Temperatures are creeping up, humidity levels are rising and it’s getting hot! You can go outside and be pouring sweat in no time. In Beijing, however, hydration is important all year round. In winter, the dry air makes us lose water as we breathe, even when we’re at rest. In the summer, the air is humid and hot, causing us to sweat everything out. A decline in hydration levels, even in small amounts, can cause negative health outcomes. Let’s take a look at some of these and examine the benefits of hydration.
Let’s be clear: We need sources of clean, high-quality water. This is too complicated to get into in great detail, but bottled water – no matter the brand – is not guaranteed to be safe. The only way to ensure you have good, clean, healthy water is to filter it yourself. Many products do this; some do it well, and others not so well.
Do extensive research or talk to people who have first-hand experience of a reliable product. Specifications for a filter made in your home country will not necessarily be appropriate here. Look for a product that can handle chloramines and arsenic. Some of us research the car we want to buy down to the smallest detail. Isn’t it much more important to look into the system that provides us with the water we literally need to survive? Luckily, there are independent agencies around the world that test filtration systems; the National Science Foundation (NSF) in the US comes to mind. Only consider filtration systems that are certified by a third party such as the NSF.
Drinking plenty of clean water is crucial, especially when doing physical activity in extremely hot or humid conditions. An adult can lose up to 6L of water per hour in this kind of environment. I usually recommend around 2 to 3L of water a day for adults living in Beijing. Each person’s fluid requirements are unique, but a good benchmark is the color of urine, which should be pale yellow. When urine is too concentrated, it can contribute to the formation of kidney stones. Some cases of constipation are also caused by inadequate fluid intake. In children, dehydration has been found to negatively impact concentration, alertness, and memory.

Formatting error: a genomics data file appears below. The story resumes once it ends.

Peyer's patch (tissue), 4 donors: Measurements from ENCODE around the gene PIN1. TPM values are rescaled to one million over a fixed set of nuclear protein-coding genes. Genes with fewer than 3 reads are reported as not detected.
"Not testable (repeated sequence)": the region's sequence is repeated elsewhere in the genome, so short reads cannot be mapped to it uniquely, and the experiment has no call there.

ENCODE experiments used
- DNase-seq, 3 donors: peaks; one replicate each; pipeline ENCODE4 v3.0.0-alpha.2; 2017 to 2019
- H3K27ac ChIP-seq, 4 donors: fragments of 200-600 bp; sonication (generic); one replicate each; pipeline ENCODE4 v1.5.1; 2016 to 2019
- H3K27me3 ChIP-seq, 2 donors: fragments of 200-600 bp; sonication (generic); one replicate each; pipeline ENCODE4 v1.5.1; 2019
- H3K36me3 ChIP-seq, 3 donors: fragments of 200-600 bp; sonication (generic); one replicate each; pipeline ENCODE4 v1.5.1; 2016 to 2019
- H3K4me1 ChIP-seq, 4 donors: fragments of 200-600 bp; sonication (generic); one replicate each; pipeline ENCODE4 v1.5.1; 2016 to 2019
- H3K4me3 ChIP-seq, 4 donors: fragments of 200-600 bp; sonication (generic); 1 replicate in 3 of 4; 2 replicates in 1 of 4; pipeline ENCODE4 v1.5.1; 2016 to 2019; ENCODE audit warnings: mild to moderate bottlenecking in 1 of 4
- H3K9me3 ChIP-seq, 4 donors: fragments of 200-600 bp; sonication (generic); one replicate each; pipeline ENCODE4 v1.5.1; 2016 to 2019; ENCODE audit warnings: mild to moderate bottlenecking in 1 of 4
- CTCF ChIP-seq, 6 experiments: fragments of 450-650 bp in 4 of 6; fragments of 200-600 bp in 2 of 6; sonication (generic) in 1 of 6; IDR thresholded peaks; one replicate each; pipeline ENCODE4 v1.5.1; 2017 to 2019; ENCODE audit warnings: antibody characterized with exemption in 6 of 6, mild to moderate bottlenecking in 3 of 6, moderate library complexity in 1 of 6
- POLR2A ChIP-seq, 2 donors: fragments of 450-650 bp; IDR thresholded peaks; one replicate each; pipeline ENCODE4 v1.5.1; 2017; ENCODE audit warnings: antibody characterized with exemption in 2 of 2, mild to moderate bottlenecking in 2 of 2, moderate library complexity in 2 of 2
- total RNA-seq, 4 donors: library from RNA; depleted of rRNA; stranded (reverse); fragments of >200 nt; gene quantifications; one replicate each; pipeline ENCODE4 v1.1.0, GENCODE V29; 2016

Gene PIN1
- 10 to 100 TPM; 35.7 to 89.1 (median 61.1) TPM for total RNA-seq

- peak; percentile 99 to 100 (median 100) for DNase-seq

On the other hand, staying well-hydrated allows our kidneys and heart to function optimally. There is evidence that proper hydration can decrease the incidence of urinary tract infections, hypertension, fatal coronary heart disease, venous thromboembolism, and cerebral infarctions. Drinking a full glass of water can often help relieve heartburn, hot flashes, and headaches. Fluid retention and joint pains can also be alleviated by drinking more water.
Children are especially prone to dehydration, one reason being that they are often too busy playing and are not aware of their body’s need for water. Remind your child to take regular water breaks and offer them fluids frequently.
Here’s to you and your family having a healthy (and well-hydrated) summer!
Photo by farm7 on Flickr
This article originally appeared on p24 of the beijingkids July 2013 issue.
Check out the PDF version online at Issuu.com
Photo by respres (Flickr)